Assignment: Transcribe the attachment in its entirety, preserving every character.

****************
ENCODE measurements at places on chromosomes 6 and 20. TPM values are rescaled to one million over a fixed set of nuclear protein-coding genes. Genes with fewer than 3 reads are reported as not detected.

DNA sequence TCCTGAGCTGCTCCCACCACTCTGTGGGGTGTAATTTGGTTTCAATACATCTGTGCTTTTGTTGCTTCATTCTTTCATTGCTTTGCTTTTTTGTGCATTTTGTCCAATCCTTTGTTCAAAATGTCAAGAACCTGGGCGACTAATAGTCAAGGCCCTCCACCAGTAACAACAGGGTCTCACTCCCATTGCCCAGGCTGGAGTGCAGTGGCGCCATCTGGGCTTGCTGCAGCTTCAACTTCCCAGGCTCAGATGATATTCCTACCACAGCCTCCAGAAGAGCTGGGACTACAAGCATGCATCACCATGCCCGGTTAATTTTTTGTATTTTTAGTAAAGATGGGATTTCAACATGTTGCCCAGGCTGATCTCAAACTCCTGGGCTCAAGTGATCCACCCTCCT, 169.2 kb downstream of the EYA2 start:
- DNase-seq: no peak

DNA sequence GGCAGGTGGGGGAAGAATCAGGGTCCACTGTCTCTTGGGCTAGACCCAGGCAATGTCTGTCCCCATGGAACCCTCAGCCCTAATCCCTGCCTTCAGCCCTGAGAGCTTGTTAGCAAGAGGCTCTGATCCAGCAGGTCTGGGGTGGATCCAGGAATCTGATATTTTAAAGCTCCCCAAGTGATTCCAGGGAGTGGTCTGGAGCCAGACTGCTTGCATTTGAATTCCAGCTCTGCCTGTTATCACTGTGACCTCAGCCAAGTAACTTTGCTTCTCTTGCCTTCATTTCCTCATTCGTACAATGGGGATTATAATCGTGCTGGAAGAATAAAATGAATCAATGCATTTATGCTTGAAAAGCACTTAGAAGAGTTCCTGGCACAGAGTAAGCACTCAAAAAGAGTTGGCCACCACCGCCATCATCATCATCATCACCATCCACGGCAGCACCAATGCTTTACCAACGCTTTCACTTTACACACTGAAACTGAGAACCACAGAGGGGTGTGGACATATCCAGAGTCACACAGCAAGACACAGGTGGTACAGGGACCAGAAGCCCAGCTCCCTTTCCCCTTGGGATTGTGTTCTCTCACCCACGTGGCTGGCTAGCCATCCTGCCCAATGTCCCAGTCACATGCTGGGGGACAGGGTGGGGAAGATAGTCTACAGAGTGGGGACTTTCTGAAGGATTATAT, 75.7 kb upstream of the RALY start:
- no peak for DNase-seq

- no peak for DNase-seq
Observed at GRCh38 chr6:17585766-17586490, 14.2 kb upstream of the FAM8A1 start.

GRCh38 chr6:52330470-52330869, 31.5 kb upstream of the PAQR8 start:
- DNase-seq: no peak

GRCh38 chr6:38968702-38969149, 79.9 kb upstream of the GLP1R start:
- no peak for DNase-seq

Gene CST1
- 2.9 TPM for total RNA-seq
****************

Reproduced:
ENCODE measurements at places on chromosomes 6 and 20. TPM values are rescaled to one million over a fixed set of nuclear protein-coding genes. Genes with fewer than 3 reads are reported as not detected.

DNA sequence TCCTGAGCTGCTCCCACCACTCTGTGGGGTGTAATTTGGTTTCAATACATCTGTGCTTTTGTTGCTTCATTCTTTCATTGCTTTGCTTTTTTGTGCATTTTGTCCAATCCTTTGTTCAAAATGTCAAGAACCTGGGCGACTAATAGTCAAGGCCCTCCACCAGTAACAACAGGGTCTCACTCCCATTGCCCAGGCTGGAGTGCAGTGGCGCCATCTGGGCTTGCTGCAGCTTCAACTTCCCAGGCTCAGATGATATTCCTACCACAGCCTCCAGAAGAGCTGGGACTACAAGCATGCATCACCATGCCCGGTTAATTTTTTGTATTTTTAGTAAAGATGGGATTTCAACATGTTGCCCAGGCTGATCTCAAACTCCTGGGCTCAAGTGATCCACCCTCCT, 169.2 kb downstream of the EYA2 start:
- DNase-seq: no peak

DNA sequence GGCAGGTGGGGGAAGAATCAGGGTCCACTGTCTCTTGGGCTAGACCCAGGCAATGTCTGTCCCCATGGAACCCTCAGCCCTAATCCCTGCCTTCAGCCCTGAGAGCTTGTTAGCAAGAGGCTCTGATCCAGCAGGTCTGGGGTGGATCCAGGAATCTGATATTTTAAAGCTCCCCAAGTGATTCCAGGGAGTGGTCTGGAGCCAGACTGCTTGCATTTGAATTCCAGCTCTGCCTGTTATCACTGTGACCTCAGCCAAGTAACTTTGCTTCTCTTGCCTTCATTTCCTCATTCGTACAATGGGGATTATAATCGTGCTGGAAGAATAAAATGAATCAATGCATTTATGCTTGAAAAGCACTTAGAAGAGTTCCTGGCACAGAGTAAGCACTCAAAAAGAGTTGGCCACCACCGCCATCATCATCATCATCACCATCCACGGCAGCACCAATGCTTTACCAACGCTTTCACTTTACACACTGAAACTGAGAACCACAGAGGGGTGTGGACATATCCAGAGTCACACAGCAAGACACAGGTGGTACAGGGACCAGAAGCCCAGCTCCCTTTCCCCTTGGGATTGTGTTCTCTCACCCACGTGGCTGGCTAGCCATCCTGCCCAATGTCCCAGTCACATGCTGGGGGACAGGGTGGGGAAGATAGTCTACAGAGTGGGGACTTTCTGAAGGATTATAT, 75.7 kb upstream of the RALY start:
- no peak for DNase-seq

- no peak for DNase-seq
Observed at GRCh38 chr6:17585766-17586490, 14.2 kb upstream of the FAM8A1 start.

GRCh38 chr6:52330470-52330869, 31.5 kb upstream of the PAQR8 start:
- DNase-seq: no peak

GRCh38 chr6:38968702-38969149, 79.9 kb upstream of the GLP1R start:
- no peak for DNase-seq

Gene CST1
- 2.9 TPM for total RNA-seq